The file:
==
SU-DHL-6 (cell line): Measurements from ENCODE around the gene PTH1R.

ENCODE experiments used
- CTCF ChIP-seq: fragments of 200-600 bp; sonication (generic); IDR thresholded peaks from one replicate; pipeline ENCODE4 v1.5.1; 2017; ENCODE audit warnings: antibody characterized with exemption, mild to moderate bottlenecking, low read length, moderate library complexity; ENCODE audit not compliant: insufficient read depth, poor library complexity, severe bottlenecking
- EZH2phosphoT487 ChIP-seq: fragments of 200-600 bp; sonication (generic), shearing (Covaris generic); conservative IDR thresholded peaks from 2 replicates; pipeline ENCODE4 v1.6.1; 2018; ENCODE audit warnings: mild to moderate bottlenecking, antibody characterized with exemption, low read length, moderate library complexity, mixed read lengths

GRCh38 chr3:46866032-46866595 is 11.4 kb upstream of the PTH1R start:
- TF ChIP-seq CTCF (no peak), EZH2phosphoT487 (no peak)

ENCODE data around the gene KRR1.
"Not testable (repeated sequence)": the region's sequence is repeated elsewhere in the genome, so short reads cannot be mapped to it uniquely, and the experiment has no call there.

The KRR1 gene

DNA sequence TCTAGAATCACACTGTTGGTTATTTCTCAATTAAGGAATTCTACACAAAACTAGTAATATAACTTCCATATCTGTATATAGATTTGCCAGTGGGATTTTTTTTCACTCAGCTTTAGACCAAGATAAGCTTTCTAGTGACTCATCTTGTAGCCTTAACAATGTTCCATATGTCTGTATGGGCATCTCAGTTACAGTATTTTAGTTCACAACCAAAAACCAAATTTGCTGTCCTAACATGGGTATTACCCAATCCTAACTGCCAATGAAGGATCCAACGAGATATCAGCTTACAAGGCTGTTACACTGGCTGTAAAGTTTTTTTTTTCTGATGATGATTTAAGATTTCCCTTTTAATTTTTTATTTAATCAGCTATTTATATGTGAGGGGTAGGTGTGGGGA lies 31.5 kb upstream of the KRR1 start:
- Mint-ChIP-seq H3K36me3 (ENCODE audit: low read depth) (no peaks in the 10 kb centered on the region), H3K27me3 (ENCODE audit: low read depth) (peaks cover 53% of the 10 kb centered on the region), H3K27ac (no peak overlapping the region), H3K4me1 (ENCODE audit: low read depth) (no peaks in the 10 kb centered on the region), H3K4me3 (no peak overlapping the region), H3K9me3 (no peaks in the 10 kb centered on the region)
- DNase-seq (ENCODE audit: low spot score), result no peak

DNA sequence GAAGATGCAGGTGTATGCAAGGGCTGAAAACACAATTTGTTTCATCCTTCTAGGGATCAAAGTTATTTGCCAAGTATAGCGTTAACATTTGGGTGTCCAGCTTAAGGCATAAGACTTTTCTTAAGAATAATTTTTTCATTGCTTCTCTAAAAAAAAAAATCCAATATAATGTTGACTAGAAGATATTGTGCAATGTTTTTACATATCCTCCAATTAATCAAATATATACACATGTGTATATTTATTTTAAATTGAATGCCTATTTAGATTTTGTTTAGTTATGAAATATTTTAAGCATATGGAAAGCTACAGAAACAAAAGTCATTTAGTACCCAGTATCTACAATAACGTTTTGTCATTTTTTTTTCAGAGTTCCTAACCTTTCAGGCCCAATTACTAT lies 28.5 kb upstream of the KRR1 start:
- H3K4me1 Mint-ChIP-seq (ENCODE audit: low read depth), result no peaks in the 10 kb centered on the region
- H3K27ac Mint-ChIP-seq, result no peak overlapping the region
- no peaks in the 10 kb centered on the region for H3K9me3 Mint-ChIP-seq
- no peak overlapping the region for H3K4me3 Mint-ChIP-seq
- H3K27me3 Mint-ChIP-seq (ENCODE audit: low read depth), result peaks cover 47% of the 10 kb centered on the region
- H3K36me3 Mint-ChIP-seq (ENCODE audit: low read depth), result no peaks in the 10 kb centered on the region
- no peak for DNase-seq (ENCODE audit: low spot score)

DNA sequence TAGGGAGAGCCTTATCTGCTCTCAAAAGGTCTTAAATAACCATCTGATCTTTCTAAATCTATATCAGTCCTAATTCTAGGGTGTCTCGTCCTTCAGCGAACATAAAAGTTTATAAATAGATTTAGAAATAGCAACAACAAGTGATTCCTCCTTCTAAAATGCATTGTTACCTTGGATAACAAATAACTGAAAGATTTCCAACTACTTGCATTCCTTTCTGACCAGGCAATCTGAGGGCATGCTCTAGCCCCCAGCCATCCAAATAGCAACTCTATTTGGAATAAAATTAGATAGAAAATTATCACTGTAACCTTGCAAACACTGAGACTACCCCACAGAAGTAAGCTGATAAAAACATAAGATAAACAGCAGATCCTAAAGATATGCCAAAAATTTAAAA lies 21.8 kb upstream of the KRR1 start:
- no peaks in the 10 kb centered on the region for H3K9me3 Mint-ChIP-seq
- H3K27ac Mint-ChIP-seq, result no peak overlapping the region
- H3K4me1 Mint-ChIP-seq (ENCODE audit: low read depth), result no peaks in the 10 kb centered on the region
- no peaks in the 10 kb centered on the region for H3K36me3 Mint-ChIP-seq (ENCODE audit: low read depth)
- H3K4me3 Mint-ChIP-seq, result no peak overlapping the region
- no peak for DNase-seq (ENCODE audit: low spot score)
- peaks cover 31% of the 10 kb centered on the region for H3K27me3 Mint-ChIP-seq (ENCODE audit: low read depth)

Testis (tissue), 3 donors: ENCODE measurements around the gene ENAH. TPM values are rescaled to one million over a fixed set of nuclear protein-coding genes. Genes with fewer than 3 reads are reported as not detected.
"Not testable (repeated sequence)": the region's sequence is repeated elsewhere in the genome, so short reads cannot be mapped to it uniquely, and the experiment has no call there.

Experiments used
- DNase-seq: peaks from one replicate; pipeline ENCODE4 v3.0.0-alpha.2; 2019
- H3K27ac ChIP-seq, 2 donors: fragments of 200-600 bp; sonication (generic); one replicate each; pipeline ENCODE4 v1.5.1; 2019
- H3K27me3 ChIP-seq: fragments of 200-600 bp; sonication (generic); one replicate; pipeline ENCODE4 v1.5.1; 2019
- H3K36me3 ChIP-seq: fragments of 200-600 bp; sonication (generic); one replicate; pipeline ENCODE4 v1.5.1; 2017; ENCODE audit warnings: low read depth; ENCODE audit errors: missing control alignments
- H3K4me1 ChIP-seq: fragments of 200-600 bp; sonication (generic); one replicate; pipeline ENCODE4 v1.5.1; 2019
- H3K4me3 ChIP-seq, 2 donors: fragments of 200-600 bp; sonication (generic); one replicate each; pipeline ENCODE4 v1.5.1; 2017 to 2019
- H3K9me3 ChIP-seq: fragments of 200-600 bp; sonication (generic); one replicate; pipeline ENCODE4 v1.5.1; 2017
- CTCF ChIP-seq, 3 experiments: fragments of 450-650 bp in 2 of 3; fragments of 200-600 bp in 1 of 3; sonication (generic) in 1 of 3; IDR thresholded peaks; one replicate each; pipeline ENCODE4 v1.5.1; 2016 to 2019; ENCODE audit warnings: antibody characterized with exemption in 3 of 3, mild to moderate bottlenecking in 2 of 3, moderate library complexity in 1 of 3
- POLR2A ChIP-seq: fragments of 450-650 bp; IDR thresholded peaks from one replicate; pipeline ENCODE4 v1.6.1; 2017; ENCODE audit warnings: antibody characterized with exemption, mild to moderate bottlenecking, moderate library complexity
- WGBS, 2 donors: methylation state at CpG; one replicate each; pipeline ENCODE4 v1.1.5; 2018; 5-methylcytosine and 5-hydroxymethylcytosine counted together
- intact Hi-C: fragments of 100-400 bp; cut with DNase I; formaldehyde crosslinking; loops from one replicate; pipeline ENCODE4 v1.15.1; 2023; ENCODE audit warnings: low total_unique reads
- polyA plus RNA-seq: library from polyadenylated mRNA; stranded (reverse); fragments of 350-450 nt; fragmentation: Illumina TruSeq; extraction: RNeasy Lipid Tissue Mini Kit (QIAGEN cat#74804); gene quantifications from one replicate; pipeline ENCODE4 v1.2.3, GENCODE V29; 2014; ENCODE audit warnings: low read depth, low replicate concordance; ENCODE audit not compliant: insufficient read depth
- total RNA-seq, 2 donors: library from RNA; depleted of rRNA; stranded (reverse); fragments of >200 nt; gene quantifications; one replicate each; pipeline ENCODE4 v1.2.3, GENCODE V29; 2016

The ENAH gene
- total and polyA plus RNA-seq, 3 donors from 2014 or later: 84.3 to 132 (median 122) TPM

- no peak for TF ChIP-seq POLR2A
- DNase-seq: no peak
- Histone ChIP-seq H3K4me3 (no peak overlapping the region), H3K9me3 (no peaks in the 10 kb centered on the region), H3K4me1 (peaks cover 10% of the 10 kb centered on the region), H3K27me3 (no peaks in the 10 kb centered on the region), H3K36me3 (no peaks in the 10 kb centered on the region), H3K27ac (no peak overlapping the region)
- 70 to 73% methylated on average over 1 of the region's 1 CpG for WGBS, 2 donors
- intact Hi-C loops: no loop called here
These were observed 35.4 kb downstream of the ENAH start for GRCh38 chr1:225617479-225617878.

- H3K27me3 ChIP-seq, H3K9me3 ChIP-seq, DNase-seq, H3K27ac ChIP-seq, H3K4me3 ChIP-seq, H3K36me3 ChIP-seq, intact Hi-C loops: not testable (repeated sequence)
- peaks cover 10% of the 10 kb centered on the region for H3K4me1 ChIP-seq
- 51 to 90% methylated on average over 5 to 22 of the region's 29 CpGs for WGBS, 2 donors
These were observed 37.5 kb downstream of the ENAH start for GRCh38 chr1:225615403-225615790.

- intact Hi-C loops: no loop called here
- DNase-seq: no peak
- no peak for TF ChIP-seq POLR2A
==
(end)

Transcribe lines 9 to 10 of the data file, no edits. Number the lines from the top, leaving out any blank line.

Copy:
The KRR1 gene

DNA sequence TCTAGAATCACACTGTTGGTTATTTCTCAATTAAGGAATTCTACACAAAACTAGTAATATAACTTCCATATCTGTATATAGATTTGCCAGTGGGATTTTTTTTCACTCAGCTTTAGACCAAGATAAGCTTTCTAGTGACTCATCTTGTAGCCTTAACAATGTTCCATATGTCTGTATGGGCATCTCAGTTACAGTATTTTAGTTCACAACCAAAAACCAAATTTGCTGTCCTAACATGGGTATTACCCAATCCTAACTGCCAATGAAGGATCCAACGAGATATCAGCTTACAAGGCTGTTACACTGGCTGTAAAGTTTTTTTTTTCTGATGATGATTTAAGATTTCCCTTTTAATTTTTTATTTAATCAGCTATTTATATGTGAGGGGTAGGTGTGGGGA lies 31.5 kb upstream of the KRR1 start: